Editor's note: The following biography was published in Resource Library on June 1, 2006 with text provided by Eugene Fairbanks, BA, MD, second son of Avard Fairbanks. Eugene Fairbanks could be reached at that time at 2607 Vining Street, Bellingham, WA 98226-4230; E-mail: genefbanks@comcast.net; phone: 360- 733-3852; website: www. fairbanksartandbooks.com.



BFA, MFA, MA, PhD, DFA, hon.

Sculptor Anatomist, and Educator

by Eugene Fairbanks


An outspoken advocate for the teaching of excellence and high principles in art, was one of America's most distinguished Twentieth Century sculptors, Avard T. Fairbanks. During an age when sensationalism was overemphasized, he diligently labored to create great masterpieces of lasting value. He endeavored to impart to his students an appreciation and awareness of the beauty of the human body, its structural anatomy, and its dynamic harmony. They have been taught to re-create not only the form, but also the action, and the expression of mood and personality. In reality, this is the manifest criteria that separates the artist from a craftsman.

An introduction to his biography is best demonstrated by his quotations about the ideals and significance of monuments in general.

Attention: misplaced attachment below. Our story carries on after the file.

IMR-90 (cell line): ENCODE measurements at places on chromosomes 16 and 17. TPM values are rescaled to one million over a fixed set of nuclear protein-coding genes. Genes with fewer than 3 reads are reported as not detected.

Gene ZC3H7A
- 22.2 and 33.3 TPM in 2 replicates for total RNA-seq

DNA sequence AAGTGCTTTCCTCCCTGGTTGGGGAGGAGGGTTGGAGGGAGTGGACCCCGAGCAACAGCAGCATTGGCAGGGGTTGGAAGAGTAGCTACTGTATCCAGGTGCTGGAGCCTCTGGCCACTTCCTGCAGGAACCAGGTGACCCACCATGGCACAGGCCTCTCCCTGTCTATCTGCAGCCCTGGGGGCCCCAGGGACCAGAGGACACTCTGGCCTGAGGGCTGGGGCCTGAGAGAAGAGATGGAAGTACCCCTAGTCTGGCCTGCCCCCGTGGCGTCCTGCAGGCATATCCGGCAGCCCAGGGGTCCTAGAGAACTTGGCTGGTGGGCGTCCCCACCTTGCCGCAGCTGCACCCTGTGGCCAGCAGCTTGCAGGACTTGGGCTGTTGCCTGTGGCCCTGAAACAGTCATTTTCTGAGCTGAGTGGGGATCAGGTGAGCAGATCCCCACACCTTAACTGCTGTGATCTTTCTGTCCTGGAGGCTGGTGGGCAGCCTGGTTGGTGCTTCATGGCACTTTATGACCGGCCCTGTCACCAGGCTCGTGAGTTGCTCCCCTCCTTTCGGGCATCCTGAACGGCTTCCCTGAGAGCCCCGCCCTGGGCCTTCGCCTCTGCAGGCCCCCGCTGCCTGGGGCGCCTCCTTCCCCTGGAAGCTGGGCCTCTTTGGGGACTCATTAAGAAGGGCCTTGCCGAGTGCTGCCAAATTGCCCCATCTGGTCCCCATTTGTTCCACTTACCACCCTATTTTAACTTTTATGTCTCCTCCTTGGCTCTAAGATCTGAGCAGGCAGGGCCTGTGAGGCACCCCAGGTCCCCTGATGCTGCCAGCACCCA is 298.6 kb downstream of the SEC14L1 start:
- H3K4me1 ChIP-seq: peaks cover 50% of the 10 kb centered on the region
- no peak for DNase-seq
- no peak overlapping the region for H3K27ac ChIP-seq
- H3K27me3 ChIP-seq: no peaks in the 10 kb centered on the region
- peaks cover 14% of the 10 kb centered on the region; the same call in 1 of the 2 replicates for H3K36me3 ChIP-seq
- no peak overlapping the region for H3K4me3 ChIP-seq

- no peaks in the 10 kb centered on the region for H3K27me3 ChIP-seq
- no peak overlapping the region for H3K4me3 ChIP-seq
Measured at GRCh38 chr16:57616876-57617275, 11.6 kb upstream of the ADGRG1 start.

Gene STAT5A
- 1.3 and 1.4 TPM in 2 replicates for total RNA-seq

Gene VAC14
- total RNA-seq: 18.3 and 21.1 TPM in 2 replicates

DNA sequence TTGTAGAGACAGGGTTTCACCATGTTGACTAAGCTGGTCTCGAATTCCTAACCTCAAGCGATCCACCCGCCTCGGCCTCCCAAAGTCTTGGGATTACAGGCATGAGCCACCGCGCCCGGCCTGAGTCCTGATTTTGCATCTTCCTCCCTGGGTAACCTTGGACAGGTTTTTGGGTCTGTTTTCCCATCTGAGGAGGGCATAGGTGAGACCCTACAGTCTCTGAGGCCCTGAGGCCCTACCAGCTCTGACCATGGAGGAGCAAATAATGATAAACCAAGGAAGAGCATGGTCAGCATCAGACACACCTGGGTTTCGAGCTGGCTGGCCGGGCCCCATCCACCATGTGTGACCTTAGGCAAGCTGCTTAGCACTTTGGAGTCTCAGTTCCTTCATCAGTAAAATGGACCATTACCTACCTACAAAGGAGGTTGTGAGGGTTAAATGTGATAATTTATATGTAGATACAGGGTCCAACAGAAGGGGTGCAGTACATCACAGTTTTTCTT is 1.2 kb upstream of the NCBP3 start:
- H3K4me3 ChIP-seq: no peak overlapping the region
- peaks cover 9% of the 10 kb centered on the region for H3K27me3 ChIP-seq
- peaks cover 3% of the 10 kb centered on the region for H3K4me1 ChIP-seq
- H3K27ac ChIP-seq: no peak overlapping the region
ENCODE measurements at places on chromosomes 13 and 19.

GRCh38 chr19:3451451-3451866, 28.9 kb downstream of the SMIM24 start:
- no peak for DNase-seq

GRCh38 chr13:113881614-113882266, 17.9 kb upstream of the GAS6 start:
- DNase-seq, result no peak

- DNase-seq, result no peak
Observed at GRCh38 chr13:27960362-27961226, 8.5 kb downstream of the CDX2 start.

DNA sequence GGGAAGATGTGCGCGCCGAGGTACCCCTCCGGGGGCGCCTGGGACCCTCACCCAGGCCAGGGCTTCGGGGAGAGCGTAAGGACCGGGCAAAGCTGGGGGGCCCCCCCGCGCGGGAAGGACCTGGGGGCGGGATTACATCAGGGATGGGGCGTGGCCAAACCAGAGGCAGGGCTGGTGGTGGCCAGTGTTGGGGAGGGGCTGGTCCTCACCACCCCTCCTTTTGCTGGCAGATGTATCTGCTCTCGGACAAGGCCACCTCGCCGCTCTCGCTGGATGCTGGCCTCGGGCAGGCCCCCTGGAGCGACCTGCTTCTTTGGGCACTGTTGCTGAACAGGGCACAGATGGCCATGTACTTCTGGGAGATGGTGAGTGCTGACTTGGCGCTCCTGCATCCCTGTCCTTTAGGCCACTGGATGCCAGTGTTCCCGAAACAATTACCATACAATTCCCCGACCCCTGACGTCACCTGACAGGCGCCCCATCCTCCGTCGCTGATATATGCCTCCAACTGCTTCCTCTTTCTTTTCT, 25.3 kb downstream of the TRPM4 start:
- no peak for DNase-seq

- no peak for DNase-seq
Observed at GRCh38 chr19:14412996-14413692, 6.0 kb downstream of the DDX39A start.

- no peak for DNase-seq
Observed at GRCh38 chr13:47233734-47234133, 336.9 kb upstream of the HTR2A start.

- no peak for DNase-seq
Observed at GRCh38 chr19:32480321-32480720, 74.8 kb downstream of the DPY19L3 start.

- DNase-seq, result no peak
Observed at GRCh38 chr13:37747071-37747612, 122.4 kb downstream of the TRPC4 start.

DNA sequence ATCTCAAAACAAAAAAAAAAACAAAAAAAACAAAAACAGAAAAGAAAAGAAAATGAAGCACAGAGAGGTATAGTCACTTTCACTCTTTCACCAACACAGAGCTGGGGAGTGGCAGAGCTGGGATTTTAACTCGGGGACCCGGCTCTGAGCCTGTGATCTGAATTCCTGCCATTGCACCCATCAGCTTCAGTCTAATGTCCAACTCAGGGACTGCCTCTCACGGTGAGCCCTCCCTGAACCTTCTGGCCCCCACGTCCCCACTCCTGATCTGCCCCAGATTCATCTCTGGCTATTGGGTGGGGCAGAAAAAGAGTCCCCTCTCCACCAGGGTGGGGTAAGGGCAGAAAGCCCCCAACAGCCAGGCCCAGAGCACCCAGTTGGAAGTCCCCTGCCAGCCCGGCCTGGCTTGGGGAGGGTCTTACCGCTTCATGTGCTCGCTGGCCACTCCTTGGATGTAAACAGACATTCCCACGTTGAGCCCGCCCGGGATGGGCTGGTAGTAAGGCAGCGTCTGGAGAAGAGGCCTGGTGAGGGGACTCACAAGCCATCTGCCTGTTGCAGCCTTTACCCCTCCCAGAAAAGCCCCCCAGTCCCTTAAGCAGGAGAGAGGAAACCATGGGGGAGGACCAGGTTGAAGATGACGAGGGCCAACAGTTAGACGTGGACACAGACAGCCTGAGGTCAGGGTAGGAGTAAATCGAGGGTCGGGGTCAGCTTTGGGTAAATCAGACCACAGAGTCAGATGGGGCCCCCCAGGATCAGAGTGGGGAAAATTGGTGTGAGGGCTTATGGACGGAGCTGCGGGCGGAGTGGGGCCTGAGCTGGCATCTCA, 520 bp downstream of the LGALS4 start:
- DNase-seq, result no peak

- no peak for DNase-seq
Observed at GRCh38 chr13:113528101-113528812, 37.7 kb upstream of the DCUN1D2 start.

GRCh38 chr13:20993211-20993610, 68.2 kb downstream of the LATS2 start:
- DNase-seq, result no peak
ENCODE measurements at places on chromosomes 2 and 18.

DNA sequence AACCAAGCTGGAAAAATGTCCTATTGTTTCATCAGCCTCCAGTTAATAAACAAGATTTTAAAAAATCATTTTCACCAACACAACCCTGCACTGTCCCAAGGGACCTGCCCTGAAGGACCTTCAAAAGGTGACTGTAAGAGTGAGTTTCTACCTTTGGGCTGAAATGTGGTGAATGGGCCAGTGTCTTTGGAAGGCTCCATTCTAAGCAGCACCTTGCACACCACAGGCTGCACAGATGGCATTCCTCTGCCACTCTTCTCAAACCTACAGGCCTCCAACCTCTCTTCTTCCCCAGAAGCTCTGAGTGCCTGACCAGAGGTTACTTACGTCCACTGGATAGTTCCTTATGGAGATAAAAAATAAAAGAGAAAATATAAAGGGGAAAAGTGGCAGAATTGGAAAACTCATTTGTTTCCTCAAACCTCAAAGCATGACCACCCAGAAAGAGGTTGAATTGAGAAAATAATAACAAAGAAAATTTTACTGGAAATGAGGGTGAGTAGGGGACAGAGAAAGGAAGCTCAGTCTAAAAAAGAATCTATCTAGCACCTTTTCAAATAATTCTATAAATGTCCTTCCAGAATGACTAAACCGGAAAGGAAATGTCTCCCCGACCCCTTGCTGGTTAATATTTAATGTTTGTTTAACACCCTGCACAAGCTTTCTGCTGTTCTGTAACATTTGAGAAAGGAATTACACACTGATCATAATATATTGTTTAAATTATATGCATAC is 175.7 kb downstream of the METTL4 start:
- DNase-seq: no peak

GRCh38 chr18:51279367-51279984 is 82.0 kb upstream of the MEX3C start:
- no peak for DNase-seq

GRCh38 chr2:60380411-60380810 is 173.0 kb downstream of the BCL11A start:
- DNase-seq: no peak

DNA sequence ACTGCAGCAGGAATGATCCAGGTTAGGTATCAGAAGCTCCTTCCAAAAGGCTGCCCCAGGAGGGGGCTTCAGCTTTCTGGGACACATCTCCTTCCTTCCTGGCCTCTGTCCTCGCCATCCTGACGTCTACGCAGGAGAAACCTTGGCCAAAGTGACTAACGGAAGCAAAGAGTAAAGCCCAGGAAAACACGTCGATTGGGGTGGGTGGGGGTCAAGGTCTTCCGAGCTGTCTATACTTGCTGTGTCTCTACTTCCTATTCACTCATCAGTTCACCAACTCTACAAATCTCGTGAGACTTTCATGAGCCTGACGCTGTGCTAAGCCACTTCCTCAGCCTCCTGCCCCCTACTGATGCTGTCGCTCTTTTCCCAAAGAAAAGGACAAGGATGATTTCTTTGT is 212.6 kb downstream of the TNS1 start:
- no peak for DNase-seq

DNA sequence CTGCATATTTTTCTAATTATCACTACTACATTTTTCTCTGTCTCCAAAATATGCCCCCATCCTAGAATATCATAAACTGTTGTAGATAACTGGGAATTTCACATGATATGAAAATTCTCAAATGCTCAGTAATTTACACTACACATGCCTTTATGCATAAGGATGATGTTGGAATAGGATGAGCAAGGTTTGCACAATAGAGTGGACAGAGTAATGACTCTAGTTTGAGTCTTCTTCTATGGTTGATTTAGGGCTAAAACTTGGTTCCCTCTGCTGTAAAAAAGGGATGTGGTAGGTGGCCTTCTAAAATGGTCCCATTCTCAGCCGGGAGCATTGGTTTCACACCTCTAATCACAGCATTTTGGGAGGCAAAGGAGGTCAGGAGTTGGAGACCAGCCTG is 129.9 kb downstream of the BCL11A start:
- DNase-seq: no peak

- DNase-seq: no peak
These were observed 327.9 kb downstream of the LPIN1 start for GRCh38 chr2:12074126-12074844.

No masterful work in sculpture is ever developed without one's total efforts and intense feelings being completely involved in a presentation of a great historical character, whether it be a Moses of Ancient Israel, a Lycurgus of Greece, a Joan of Arc of France, or a Lincoln of America. The spirit of a nation which such a person assists in building and the hopes, the ideals and aspirations of a people whom he or she served need to be sensed and compressed into a moment of action for one figure.
Thus the pose and the attitude of the total composition must express an expanse of time and vibrate to the sympathetic reactions of millions of people who will capture in a moment's glance, the beliefs, the hopes, and all those finer impulses to heroic deeds and actions which elevate our cultural objectives for a finer civilization, to be the inspiration of all mankind.
All great works of art are universal. In becoming known they traverse all boundaries and their influences are not confined to a particular locality. Nevertheless, as the human spirit finds its expression through a particular individual, likewise a spirit in finding its self-expression in permanent materials of bronze or stone is focalized and is located so that it may have place and standing in our world.

In 1939, as his Lincoln The Frontiersman statue for Hawaii was nearing completion, a photograph was given to a visiting newspaper reporter. A few weeks later, much to his surprise and delight, a dozen of the nation's leading journals featured that portrait on the Lincoln's Birthday edition. the Detroit News printed it as a full page reproduction. this was a spontaneous editorial recognition of a masterpiece. The sculptor had molded into lifeless clay, the feelings, the animation and the character of a great historic figure, re-created in the vigor of youth.


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